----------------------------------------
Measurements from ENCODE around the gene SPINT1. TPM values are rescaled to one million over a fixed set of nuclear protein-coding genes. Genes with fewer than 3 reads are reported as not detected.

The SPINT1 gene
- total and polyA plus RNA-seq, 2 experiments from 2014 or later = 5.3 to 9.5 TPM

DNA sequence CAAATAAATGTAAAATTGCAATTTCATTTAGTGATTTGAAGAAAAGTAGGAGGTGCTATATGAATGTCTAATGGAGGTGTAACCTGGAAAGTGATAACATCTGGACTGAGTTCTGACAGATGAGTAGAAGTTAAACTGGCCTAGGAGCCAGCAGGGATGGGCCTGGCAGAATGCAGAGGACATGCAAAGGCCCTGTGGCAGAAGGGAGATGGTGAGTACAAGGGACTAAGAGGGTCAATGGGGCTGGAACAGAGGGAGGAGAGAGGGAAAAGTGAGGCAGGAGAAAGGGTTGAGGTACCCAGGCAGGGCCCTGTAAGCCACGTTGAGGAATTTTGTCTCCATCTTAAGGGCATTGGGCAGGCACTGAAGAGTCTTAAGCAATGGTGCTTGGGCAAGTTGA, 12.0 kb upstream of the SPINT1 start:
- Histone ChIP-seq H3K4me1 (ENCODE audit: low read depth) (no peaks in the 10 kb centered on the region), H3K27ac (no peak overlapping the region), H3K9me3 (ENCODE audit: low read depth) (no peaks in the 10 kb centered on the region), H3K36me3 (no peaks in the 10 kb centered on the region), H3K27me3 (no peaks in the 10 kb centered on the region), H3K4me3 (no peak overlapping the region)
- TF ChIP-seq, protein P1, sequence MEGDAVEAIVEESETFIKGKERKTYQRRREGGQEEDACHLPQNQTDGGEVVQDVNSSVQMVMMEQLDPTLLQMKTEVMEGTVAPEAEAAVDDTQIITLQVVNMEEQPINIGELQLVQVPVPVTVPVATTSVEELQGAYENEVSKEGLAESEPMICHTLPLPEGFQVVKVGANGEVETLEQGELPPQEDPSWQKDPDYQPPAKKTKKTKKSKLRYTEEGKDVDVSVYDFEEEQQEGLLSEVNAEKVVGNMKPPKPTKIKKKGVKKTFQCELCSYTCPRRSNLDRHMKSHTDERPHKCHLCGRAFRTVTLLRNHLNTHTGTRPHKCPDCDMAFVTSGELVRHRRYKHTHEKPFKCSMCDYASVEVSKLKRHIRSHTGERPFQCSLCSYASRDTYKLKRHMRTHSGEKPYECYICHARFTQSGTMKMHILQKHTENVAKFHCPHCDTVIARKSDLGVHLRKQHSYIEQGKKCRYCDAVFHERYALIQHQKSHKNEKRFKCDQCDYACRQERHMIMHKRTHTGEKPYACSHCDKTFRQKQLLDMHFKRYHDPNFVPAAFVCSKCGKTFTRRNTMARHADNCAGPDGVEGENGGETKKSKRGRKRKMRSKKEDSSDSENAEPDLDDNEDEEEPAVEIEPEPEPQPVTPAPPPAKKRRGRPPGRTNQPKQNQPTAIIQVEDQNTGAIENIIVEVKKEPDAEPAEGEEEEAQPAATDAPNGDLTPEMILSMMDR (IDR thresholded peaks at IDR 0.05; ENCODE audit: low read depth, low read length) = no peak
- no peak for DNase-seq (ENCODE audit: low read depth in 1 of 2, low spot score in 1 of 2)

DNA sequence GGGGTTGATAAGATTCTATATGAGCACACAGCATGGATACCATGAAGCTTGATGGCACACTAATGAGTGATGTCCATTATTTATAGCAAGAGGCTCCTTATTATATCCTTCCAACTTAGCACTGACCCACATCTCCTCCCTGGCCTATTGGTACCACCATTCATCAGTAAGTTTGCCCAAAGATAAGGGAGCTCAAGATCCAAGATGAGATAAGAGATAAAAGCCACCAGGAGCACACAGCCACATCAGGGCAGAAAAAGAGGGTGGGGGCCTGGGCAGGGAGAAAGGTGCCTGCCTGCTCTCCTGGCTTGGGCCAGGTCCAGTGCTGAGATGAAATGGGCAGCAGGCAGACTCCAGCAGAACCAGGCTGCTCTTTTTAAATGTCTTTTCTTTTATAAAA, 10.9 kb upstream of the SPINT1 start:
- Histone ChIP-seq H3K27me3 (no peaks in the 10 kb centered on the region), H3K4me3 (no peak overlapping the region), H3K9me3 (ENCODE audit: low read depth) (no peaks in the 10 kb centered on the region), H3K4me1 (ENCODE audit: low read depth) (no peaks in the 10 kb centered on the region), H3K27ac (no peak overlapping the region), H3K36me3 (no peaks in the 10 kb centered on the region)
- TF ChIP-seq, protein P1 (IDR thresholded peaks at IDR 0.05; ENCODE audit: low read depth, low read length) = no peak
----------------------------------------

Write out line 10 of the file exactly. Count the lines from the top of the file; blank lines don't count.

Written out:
- TF ChIP-seq, protein P1 (IDR thresholded peaks at IDR 0.05; ENCODE audit: low read depth, low read length) = no peak